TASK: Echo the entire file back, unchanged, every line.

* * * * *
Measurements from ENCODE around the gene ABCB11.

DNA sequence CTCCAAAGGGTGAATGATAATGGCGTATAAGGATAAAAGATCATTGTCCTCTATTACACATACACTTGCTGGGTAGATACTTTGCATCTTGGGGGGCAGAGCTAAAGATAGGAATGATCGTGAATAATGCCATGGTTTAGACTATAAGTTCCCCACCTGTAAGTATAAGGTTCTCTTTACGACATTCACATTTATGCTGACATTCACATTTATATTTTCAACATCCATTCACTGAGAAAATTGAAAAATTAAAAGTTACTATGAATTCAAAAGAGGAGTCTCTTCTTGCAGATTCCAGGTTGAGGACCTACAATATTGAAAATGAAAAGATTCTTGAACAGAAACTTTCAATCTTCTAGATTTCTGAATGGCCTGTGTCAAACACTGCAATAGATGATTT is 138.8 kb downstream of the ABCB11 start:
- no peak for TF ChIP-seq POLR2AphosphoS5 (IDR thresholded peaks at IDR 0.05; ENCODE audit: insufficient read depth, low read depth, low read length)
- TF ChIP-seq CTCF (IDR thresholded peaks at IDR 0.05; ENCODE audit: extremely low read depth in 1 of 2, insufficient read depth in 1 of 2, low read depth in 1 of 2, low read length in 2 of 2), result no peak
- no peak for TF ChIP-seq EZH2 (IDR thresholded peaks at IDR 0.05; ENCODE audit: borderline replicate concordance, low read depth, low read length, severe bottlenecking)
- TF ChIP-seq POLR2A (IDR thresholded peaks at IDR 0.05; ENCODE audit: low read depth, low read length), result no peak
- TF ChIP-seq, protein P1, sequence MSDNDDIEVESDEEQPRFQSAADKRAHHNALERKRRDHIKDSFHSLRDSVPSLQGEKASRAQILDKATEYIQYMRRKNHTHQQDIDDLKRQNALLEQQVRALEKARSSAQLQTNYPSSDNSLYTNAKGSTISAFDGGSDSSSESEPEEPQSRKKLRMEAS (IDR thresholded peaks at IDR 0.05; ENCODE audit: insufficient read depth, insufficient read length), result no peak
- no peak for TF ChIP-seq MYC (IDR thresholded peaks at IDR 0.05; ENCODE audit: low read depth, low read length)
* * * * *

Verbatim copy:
Measurements from ENCODE around the gene ABCB11.

DNA sequence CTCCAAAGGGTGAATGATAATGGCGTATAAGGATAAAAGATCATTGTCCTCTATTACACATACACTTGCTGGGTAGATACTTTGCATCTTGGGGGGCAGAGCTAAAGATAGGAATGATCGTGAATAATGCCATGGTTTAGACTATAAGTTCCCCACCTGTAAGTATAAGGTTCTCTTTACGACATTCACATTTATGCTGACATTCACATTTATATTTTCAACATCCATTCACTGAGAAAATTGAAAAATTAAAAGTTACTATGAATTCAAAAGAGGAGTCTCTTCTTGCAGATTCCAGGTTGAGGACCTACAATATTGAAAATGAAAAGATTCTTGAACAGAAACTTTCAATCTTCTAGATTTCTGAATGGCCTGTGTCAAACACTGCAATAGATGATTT is 138.8 kb downstream of the ABCB11 start:
- no peak for TF ChIP-seq POLR2AphosphoS5 (IDR thresholded peaks at IDR 0.05; ENCODE audit: insufficient read depth, low read depth, low read length)
- TF ChIP-seq CTCF (IDR thresholded peaks at IDR 0.05; ENCODE audit: extremely low read depth in 1 of 2, insufficient read depth in 1 of 2, low read depth in 1 of 2, low read length in 2 of 2), result no peak
- no peak for TF ChIP-seq EZH2 (IDR thresholded peaks at IDR 0.05; ENCODE audit: borderline replicate concordance, low read depth, low read length, severe bottlenecking)
- TF ChIP-seq POLR2A (IDR thresholded peaks at IDR 0.05; ENCODE audit: low read depth, low read length), result no peak
- TF ChIP-seq, protein P1, sequence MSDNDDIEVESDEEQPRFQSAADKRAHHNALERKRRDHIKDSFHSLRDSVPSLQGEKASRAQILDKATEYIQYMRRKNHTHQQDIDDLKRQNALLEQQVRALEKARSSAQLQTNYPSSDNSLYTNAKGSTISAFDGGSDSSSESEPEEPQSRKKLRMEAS (IDR thresholded peaks at IDR 0.05; ENCODE audit: insufficient read depth, insufficient read length), result no peak
- no peak for TF ChIP-seq MYC (IDR thresholded peaks at IDR 0.05; ENCODE audit: low read depth, low read length)